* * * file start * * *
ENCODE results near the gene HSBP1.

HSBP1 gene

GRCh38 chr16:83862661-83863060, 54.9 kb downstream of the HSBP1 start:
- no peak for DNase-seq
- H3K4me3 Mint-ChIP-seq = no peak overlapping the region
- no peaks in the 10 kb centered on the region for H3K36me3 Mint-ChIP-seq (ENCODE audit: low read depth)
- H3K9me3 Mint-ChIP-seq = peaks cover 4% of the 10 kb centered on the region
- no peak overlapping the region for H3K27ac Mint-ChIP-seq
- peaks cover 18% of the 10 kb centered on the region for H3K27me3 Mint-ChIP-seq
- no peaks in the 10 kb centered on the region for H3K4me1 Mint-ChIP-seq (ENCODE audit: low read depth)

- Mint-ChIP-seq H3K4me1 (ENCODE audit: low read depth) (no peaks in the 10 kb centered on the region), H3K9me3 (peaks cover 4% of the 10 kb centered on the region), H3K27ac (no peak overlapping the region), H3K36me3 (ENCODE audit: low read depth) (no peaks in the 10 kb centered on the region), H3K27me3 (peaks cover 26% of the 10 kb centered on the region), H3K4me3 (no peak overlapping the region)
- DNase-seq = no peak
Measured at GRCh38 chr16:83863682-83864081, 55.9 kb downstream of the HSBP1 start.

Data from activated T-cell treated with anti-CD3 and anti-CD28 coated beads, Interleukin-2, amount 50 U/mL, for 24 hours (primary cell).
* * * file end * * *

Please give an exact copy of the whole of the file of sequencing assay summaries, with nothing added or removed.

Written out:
ENCODE results near the gene HSBP1.

HSBP1 gene

GRCh38 chr16:83862661-83863060, 54.9 kb downstream of the HSBP1 start:
- no peak for DNase-seq
- H3K4me3 Mint-ChIP-seq = no peak overlapping the region
- no peaks in the 10 kb centered on the region for H3K36me3 Mint-ChIP-seq (ENCODE audit: low read depth)
- H3K9me3 Mint-ChIP-seq = peaks cover 4% of the 10 kb centered on the region
- no peak overlapping the region for H3K27ac Mint-ChIP-seq
- peaks cover 18% of the 10 kb centered on the region for H3K27me3 Mint-ChIP-seq
- no peaks in the 10 kb centered on the region for H3K4me1 Mint-ChIP-seq (ENCODE audit: low read depth)

- Mint-ChIP-seq H3K4me1 (ENCODE audit: low read depth) (no peaks in the 10 kb centered on the region), H3K9me3 (peaks cover 4% of the 10 kb centered on the region), H3K27ac (no peak overlapping the region), H3K36me3 (ENCODE audit: low read depth) (no peaks in the 10 kb centered on the region), H3K27me3 (peaks cover 26% of the 10 kb centered on the region), H3K4me3 (no peak overlapping the region)
- DNase-seq = no peak
Measured at GRCh38 chr16:83863682-83864081, 55.9 kb downstream of the HSBP1 start.

Data from activated T-cell treated with anti-CD3 and anti-CD28 coated beads, Interleukin-2, amount 50 U/mL, for 24 hours (primary cell).